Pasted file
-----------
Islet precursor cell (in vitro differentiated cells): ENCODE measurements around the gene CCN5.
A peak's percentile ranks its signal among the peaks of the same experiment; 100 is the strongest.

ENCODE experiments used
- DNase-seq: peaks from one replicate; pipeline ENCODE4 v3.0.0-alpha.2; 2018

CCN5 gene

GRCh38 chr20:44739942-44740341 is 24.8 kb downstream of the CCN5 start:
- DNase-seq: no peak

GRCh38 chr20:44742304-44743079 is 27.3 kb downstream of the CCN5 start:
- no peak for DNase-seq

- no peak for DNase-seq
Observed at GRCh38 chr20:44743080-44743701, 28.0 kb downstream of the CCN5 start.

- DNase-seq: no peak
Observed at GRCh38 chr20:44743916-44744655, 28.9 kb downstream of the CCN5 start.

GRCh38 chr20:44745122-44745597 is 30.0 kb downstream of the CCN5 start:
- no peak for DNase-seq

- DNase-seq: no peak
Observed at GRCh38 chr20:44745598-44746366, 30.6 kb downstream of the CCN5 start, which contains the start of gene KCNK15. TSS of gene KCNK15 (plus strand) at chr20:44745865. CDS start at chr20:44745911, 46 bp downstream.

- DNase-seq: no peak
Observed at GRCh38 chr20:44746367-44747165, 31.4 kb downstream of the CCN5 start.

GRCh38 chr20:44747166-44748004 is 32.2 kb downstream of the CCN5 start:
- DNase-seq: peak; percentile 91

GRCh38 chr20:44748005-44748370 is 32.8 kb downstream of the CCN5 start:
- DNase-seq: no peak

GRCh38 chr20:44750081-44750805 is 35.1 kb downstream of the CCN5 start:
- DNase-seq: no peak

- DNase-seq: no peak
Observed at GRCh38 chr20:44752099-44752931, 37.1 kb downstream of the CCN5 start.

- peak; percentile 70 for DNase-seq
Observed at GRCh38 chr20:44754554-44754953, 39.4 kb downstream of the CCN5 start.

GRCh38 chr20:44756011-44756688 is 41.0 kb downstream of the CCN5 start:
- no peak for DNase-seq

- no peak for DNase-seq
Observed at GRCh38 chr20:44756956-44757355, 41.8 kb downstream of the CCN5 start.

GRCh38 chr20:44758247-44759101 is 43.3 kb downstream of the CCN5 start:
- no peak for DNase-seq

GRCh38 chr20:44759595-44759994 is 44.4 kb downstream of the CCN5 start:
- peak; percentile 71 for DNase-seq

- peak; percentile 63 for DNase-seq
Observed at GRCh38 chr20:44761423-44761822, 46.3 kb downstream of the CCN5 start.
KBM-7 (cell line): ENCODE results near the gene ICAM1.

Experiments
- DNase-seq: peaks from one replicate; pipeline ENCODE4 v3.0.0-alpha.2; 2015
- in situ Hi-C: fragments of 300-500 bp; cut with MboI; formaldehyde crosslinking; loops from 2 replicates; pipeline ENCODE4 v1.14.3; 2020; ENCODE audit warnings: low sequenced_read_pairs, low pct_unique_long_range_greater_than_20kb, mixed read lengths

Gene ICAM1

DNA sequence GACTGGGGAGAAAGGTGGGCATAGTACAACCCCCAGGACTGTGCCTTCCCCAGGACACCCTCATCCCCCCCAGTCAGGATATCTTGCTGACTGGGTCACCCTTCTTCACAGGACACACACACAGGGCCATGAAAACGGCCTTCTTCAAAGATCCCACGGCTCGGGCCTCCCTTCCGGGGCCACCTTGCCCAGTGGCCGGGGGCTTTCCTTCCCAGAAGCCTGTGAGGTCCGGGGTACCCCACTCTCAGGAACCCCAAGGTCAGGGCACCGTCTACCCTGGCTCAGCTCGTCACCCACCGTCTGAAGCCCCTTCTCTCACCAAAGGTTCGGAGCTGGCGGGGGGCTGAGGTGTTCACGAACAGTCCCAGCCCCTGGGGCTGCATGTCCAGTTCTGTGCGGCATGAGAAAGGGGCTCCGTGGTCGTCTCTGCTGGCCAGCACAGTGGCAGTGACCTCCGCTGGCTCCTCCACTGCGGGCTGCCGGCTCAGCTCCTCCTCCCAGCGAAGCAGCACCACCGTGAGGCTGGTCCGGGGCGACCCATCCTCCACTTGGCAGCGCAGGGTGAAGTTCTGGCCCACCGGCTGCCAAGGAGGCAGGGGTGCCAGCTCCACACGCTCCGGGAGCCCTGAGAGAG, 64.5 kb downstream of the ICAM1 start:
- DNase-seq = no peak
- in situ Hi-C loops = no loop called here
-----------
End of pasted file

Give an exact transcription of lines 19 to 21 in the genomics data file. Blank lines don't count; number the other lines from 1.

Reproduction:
Observed at GRCh38 chr20:44746367-44747165, 31.4 kb downstream of the CCN5 start.

GRCh38 chr20:44747166-44748004 is 32.2 kb downstream of the CCN5 start:
- DNase-seq: peak; percentile 91